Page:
As spring approaches so does the peak of swooping bird season.
Ipswich City Council Environment and Sustainability Committee Chairperson Deputy Mayor Russell Milligan said wildlife and human conflict was inevitable this time of year, but there were ways to manage most situations.
“Swooping bird behaviour is temporary, and usually only lasts about six to eight weeks,” Deputy Mayor Milligan said.
“For birds such as magpies and plovers, it is a natural behaviour while they have eggs or newly-hatched chicks to protect.”
Deputy Mayor Milligan said if there was a swooping ‘defence zone’ in your area, the best option was to avoid those places for a few weeks if possible.
“The defence zone is normally about 110 metres from the nest for pedestrians, and about 150 metres for cyclists,” Deputy Mayor Milligan said.
“If there are swooping birds on council land, such as local roads, council can evaluate the situation and may take actions such as installing signage.”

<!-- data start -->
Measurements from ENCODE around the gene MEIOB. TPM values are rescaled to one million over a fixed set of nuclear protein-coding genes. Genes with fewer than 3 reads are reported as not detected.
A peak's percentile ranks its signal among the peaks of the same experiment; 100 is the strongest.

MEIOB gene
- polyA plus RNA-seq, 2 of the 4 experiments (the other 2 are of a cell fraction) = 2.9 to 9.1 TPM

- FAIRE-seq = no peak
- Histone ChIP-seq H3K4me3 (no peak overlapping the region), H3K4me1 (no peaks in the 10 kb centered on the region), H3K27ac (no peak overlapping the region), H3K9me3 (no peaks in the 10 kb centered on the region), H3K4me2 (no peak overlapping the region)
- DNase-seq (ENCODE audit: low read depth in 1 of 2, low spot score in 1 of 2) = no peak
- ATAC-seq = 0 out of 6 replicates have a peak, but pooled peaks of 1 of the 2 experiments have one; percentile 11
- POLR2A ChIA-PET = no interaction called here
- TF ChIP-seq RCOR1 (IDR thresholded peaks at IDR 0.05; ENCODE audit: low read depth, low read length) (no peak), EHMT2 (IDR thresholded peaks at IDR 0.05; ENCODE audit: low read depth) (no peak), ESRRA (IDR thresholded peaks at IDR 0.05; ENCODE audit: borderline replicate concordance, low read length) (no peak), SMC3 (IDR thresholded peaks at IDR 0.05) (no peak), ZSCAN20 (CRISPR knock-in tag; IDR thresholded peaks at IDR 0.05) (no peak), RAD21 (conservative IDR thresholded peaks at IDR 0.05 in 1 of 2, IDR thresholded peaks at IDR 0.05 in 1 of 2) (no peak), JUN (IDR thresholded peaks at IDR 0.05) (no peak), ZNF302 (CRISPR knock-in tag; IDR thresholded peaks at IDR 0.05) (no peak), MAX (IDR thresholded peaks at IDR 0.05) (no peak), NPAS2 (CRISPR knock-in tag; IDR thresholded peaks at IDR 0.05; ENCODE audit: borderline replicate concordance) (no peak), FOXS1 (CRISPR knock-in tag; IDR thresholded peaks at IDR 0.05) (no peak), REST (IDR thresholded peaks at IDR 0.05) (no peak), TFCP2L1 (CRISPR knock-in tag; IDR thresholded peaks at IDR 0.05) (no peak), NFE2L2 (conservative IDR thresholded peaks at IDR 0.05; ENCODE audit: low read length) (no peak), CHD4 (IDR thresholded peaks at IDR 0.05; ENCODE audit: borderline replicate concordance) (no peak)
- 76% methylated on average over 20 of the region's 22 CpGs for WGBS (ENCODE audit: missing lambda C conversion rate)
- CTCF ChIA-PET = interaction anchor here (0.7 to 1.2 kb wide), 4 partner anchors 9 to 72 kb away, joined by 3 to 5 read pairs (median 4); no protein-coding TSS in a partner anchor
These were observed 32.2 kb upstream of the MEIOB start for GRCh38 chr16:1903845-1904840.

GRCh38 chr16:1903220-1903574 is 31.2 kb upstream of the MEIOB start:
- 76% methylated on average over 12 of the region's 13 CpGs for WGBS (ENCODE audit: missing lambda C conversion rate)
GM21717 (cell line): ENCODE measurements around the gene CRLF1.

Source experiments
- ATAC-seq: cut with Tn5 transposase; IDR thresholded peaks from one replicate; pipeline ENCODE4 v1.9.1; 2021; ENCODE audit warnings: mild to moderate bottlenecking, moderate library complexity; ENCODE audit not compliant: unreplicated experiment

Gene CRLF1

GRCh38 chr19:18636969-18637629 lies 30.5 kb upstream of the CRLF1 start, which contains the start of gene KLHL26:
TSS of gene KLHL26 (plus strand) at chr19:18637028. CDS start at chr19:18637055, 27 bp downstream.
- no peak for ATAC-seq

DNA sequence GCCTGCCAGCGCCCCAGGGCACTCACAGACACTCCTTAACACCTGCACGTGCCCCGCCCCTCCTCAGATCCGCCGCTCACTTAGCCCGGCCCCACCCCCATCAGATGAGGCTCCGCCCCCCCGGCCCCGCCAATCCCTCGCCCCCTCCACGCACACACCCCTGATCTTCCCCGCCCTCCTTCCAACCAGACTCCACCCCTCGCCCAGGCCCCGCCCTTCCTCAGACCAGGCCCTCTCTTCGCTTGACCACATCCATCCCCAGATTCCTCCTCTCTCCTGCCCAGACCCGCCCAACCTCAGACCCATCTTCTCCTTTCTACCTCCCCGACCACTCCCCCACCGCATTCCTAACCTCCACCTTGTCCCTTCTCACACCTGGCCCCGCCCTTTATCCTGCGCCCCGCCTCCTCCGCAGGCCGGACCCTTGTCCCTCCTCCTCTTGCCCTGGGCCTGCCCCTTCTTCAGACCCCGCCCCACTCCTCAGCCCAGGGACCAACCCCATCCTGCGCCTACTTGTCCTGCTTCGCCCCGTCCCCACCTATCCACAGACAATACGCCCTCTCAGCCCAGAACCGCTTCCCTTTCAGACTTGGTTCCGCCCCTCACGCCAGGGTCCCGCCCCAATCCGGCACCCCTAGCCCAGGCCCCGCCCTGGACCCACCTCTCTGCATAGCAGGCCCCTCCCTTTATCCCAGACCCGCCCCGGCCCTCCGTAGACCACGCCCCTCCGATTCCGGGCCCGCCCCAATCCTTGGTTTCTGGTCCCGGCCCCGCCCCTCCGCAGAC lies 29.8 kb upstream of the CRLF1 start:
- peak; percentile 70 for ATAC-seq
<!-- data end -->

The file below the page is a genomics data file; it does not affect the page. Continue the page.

Deputy Mayor Milligan said it was important to remember that harming native birds is against the law.
“Only about nine per cent of magpies are aggressive towards people, and many of those showing aggression have experienced aggression from humans,” Deputy Mayor Milligan said.
To keep yourself safe and protect our wildlife here are some tips to follow:
- Keep clear of the breeding area by taking a different route during swooping season
- Wear sunglasses and a broad-brimmed hat
- If riding a bike near a breeding area, dismount and walk
- Maintain eye contact with the bird if you have to enter the defence zone
- Help educate your family, neighbourhood and community of defence zones in your area